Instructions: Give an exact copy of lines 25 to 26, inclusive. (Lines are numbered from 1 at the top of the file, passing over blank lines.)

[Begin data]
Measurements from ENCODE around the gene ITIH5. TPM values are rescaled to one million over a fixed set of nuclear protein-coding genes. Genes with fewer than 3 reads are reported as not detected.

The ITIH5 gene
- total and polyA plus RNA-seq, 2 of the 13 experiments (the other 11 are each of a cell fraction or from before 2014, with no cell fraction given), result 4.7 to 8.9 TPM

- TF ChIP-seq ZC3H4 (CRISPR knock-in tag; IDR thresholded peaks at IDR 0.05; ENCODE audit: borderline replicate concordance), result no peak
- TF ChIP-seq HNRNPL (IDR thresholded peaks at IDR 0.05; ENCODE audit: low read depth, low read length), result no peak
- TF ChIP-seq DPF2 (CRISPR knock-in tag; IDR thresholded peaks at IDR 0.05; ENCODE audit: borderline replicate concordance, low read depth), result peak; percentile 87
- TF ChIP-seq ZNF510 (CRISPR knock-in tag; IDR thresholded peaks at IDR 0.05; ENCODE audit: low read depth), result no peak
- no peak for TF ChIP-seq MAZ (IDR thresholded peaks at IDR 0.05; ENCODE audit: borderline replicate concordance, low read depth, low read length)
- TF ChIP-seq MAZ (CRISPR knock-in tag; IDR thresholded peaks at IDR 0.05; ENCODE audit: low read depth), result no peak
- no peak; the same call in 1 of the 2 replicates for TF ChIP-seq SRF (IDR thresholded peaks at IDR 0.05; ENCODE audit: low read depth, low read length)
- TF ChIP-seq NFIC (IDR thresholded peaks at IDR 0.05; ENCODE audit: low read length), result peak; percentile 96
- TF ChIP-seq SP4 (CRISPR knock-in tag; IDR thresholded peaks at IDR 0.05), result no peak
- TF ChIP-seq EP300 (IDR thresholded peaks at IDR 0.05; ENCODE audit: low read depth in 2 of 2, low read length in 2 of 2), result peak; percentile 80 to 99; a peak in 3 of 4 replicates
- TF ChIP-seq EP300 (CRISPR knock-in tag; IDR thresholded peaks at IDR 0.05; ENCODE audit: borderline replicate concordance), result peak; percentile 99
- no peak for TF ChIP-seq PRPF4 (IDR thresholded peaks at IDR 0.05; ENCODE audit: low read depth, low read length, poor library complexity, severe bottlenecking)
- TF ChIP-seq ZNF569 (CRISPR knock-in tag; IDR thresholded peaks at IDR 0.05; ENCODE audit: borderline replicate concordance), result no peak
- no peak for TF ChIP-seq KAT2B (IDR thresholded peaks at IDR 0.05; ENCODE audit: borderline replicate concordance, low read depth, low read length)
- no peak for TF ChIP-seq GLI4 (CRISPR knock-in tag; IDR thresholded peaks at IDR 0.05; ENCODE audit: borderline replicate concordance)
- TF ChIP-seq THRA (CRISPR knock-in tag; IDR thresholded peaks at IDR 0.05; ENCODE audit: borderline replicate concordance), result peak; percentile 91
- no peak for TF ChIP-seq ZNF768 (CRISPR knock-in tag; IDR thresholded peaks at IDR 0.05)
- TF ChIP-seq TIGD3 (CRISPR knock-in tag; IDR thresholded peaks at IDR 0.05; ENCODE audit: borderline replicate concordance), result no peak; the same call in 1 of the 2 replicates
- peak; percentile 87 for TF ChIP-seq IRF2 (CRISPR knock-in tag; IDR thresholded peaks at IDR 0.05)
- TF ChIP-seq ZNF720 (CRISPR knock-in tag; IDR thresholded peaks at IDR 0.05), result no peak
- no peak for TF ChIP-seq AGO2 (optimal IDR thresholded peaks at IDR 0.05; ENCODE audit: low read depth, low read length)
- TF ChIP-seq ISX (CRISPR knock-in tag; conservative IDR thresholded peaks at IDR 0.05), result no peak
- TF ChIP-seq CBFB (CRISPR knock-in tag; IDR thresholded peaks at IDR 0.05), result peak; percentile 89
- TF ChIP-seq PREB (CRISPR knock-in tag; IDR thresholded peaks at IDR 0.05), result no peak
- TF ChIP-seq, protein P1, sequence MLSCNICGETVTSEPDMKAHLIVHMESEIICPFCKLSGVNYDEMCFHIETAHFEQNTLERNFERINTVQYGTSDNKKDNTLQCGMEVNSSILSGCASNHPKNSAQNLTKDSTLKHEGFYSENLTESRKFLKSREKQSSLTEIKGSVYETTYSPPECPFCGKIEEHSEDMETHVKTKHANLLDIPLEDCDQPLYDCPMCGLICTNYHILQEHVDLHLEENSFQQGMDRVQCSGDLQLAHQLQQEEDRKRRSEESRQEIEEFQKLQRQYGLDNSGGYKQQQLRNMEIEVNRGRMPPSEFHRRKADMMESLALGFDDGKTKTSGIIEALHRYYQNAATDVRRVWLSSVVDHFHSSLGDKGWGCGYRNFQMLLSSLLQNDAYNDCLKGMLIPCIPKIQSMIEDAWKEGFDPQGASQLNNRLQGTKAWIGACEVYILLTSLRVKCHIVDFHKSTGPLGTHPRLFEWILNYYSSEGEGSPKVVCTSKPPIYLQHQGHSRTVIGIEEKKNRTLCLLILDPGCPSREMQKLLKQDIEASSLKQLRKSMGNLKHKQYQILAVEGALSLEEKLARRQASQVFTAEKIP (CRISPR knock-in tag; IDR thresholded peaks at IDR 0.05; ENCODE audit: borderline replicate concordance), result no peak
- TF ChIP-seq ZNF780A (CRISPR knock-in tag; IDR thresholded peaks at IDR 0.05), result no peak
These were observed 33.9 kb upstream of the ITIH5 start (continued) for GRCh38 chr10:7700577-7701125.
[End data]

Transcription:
- TF ChIP-seq ISX (CRISPR knock-in tag; conservative IDR thresholded peaks at IDR 0.05), result no peak
- TF ChIP-seq CBFB (CRISPR knock-in tag; IDR thresholded peaks at IDR 0.05), result peak; percentile 89